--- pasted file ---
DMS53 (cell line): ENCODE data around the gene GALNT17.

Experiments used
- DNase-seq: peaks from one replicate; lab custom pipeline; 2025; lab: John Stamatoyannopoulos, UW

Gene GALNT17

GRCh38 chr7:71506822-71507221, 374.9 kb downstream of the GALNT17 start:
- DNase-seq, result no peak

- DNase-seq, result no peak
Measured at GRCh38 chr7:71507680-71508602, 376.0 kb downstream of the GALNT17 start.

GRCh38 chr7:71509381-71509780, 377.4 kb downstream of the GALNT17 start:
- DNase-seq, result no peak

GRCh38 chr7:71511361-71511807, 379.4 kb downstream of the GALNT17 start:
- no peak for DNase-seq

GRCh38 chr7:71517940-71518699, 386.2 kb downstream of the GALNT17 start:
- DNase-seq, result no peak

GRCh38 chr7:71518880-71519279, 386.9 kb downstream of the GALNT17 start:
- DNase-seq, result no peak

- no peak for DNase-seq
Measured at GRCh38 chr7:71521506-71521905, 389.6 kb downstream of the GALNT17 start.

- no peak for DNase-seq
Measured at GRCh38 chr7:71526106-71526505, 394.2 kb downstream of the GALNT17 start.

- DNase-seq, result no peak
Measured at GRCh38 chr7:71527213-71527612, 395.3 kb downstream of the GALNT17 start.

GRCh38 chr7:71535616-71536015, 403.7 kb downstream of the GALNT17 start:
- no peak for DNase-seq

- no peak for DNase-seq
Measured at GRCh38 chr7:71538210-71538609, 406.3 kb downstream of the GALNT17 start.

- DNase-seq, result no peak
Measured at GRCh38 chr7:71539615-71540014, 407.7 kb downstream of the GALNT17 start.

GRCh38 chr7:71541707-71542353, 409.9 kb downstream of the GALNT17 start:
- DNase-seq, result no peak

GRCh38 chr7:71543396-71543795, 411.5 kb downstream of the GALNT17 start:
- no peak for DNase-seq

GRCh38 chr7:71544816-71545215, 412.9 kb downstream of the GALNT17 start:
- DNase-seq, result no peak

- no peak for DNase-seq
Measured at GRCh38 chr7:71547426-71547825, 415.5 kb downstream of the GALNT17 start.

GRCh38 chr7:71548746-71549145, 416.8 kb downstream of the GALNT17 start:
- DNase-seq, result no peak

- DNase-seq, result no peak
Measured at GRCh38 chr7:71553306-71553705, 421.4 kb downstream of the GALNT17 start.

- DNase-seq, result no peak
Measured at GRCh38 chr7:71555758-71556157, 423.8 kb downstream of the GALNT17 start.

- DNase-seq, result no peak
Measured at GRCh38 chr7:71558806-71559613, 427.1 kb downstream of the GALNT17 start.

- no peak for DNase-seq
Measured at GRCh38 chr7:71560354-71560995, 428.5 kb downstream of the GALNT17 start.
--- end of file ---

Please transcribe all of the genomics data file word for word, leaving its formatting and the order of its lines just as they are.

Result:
DMS53 (cell line): ENCODE data around the gene GALNT17.

Experiments used
- DNase-seq: peaks from one replicate; lab custom pipeline; 2025; lab: John Stamatoyannopoulos, UW

Gene GALNT17

GRCh38 chr7:71506822-71507221, 374.9 kb downstream of the GALNT17 start:
- DNase-seq, result no peak

- DNase-seq, result no peak
Measured at GRCh38 chr7:71507680-71508602, 376.0 kb downstream of the GALNT17 start.

GRCh38 chr7:71509381-71509780, 377.4 kb downstream of the GALNT17 start:
- DNase-seq, result no peak

GRCh38 chr7:71511361-71511807, 379.4 kb downstream of the GALNT17 start:
- no peak for DNase-seq

GRCh38 chr7:71517940-71518699, 386.2 kb downstream of the GALNT17 start:
- DNase-seq, result no peak

GRCh38 chr7:71518880-71519279, 386.9 kb downstream of the GALNT17 start:
- DNase-seq, result no peak

- no peak for DNase-seq
Measured at GRCh38 chr7:71521506-71521905, 389.6 kb downstream of the GALNT17 start.

- no peak for DNase-seq
Measured at GRCh38 chr7:71526106-71526505, 394.2 kb downstream of the GALNT17 start.

- DNase-seq, result no peak
Measured at GRCh38 chr7:71527213-71527612, 395.3 kb downstream of the GALNT17 start.

GRCh38 chr7:71535616-71536015, 403.7 kb downstream of the GALNT17 start:
- no peak for DNase-seq

- no peak for DNase-seq
Measured at GRCh38 chr7:71538210-71538609, 406.3 kb downstream of the GALNT17 start.

- DNase-seq, result no peak
Measured at GRCh38 chr7:71539615-71540014, 407.7 kb downstream of the GALNT17 start.

GRCh38 chr7:71541707-71542353, 409.9 kb downstream of the GALNT17 start:
- DNase-seq, result no peak

GRCh38 chr7:71543396-71543795, 411.5 kb downstream of the GALNT17 start:
- no peak for DNase-seq

GRCh38 chr7:71544816-71545215, 412.9 kb downstream of the GALNT17 start:
- DNase-seq, result no peak

- no peak for DNase-seq
Measured at GRCh38 chr7:71547426-71547825, 415.5 kb downstream of the GALNT17 start.

GRCh38 chr7:71548746-71549145, 416.8 kb downstream of the GALNT17 start:
- DNase-seq, result no peak

- DNase-seq, result no peak
Measured at GRCh38 chr7:71553306-71553705, 421.4 kb downstream of the GALNT17 start.

- DNase-seq, result no peak
Measured at GRCh38 chr7:71555758-71556157, 423.8 kb downstream of the GALNT17 start.

- DNase-seq, result no peak
Measured at GRCh38 chr7:71558806-71559613, 427.1 kb downstream of the GALNT17 start.

- no peak for DNase-seq
Measured at GRCh38 chr7:71560354-71560995, 428.5 kb downstream of the GALNT17 start.